Yesterday was an interesting day for the sports world. Anyone who thinks that professional and college athletics will soon be leading us out of pandemic darkness and back into the light of everyday normalcy has now to reconsider.
Yesterday, 23 Clemson University football players were found to have tested positive for the Coronavirus. The Philadelphia Phillies announced that five baseball players tested positive for infection and shut down the team’s training camp; they were joined by four other MLB teams who closed down their camps because of positive tests by personnel.
Out on the PGA Tour, Nick Watney withdrew from the second round of a tournament after testing positive, but not before he wandered around the practice range and casually chatted up a number of his colleagues. His fellow competitors and their caddies will have to get retested. Presumably (for now) this is an isolated event. If the efforts taken for next week’s PGA Tour event in Connecticut, the Travelers Championship, are any indication, it takes a lot to create a hermetically sealed, safe bubble for an individual sport like golf, let alone for team sports.
You’re monitoring athletes, their immediate assistants, coaches, referees and a stripped down cast crew of tournament organizers and broadcast media. Social distancing? I searched for evidence on TV the previous week during the PGA Tour’s first event back after 13 weeks off, the MasterCard Colonial from Ft. Worth Texas, and recall seeing no more than a handful of masks out there all week.
At least golf, played outdoors, doesn’t suffer the constraints of a sealed, self-circulating indoor arena.
Meanwhile, plans for the National Basketball Association to conduct a makeshift version of a season plus playoffs would involve 22 of the league’s 30 teams converging on Disney World in central Florida. There, living in a protective bubble and going nowhere but hotel, restaurant and basketball court, they’d play out their games. This in a state that opened too early – actually it never officially closed – and is now in the midst of a dramatic uptick. To what extent is impossible to verify, since Florida Gov. Ron DeSantis has decided that Coronavirus data are state secrets. So much for sunshine laws in the Sunshine State.
How can anyone seriously think that college football is coming back in late summer? NCAA football might well be a live or die matter in the American South, but across the entire country, the rejigging and restructuring that higher education has to go through to make campuses reasonably safe for classrooms to reopen have been taxing trustees, deans and professors for months now. Anyone who remembers college days – given my generation’s experience in the 1970s, remembering any of it would be an achievement – knows that college is all about hanging out, parties, all night bull sessions, dating, dancing and sharing everything from locker rooms and dance halls to joints and mosh pits. You’re not going to sanitize and spread all of that and somehow make it safe for 20,000 late-teens – whose sense of self-discipline does not normally include the basic acts of citizenship required of social distancing and donning masks.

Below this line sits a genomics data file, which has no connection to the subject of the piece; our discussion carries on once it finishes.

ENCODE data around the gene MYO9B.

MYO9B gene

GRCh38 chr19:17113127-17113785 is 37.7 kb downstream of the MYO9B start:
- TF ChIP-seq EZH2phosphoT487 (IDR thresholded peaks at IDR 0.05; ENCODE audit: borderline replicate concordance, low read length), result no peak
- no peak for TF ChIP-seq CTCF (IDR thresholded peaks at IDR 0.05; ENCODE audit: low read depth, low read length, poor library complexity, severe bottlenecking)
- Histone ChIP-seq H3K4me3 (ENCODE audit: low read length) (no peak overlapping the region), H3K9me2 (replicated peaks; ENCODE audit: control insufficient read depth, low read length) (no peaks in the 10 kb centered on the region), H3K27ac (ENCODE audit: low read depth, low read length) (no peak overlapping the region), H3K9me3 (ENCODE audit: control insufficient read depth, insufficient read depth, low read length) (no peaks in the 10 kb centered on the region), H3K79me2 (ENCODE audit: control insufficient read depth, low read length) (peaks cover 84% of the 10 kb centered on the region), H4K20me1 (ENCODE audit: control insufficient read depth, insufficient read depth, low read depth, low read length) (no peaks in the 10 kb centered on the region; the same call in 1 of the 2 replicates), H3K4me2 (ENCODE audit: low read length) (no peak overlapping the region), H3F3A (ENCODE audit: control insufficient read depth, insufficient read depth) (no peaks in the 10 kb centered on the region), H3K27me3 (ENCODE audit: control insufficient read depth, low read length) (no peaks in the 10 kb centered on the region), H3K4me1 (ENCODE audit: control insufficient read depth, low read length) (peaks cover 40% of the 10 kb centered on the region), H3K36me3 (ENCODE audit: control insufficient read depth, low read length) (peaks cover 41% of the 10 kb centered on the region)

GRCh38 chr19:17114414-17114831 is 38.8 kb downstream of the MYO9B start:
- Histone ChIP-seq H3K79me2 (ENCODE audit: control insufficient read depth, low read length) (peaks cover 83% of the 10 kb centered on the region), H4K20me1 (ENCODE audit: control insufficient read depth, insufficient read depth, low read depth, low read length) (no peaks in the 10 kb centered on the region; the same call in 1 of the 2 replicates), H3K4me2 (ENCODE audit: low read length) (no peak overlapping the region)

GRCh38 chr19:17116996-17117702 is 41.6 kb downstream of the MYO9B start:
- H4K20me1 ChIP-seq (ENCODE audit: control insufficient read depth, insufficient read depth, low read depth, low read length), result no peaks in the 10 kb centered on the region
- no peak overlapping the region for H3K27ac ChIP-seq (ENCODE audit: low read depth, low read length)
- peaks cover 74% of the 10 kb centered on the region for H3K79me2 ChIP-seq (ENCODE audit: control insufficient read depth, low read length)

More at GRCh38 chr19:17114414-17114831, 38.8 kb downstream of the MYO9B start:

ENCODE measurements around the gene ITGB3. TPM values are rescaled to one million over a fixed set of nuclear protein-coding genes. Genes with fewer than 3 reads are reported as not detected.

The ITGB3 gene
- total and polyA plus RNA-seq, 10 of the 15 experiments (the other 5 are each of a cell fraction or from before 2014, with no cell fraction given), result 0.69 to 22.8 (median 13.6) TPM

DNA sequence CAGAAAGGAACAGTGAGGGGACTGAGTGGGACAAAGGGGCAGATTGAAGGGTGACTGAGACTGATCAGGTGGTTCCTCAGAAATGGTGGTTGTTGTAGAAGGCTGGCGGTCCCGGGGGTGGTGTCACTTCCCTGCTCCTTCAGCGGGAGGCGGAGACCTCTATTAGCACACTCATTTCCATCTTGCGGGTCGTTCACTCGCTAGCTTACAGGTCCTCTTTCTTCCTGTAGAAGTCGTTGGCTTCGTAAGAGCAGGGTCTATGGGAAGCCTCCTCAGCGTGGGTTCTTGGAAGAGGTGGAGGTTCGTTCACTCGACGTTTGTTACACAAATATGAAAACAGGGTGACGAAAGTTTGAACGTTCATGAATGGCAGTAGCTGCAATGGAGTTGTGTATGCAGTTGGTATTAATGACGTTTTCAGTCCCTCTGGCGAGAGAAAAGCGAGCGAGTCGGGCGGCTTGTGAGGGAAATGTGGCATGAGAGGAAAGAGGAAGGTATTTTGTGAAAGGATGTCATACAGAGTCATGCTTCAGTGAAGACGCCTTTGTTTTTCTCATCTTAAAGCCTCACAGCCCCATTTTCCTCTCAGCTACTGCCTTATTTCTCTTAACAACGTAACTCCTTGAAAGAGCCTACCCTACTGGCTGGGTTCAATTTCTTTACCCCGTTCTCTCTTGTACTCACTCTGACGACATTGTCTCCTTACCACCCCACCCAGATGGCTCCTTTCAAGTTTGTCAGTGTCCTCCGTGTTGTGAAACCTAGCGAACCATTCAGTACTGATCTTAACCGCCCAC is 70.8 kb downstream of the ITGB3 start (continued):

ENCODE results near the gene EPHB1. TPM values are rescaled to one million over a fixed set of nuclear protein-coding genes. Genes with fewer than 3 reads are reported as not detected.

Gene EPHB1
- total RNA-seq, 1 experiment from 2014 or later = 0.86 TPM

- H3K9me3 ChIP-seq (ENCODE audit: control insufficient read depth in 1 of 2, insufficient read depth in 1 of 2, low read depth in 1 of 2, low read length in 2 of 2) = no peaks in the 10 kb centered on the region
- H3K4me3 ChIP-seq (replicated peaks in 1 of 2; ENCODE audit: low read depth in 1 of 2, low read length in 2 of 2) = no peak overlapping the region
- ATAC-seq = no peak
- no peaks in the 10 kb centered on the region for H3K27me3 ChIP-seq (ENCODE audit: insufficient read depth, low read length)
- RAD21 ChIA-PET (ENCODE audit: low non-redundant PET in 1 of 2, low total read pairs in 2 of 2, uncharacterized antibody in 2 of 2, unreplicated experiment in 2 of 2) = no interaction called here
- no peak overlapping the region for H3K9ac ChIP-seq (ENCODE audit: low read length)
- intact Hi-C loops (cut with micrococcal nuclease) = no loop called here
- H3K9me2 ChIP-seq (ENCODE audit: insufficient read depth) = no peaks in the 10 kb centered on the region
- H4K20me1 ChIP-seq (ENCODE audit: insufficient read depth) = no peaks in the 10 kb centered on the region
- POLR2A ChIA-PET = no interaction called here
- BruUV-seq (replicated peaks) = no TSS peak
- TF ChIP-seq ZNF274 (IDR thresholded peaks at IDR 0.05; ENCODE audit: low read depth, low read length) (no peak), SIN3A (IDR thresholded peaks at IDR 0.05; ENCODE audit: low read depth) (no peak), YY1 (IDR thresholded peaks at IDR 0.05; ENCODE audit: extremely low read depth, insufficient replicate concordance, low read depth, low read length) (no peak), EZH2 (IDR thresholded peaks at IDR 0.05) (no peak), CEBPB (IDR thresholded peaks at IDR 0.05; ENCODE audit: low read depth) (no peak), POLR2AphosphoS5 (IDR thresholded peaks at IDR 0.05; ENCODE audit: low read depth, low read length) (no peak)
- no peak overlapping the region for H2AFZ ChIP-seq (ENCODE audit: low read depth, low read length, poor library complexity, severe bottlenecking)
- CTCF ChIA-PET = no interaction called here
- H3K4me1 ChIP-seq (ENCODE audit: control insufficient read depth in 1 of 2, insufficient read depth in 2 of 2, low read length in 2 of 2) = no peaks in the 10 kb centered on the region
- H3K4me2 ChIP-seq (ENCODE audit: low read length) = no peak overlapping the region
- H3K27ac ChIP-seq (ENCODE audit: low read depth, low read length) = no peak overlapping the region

Now take a team of late-teen athletes: footballers who spend 4-6 hours a day in gyms. In tightly packed classrooms studying film. Or outdoors in huddles, tackling, running routes and generally crashing into people or piling onto them. There is no possible way the logistics of all of that can be made to function safely in the month or two we have before these campuses and their gyms are expected to reopen.
Sorry. I feel bad about it, too. It’s certainly not that I’m anti-sports. I make a living writing about sports, mainly golf, and have loved sports since my earliest memory of any game, which was the 1962 World Series. It would be an interesting exercise to see how much time since then I have spent playing sports, watching them on TV, attending events, listening to sports radio and reading about the athletes. I also happen to love ballparks of all types and have amassed a pretty good lifetime collection of different venues among the big four sports: 7 NBA arenas, 18 NHL, 5 NFL and 38 major league ballparks (sadly, I missed out on the Polo Grounds and Ebbets Field).
I’m happy here in the Hartford area if I’m sitting in 6,100-seat Dunkin’ Donuts Parks watching the Hartford Yard Goats, a Double-A affiliate of the Colorado Rockies. I miss taking our grandkids there or to newly reconstructed Dillon Stadium, capacity 5,000, for Hartford Athletic soccer. And I certainly miss watching the New York Mets and the New York Jets, for better or (much) worse my two favorite teams from back in my youthful days in Queens.
All of that joy and hopefulness about rooting for a team make no sense if you and the athletes you’re watching are putting their lives on the line just to be there.
I can hear the chant now, about how everything in life involves risk. It’s the same idiotic mantra we hear from folks who think gathering in Tulsa for an indoor political rally is a great idea. Sure, everything involves risk. The point is calculated risk. Notice how most people who leap from airplanes take along a parachute – which they hope works. It’s a matter of risk assessment. Right now and for the next few months in the sports world the risks outweigh the benefits.
All of those beautiful arenas. They’re going to remain empty for a long while.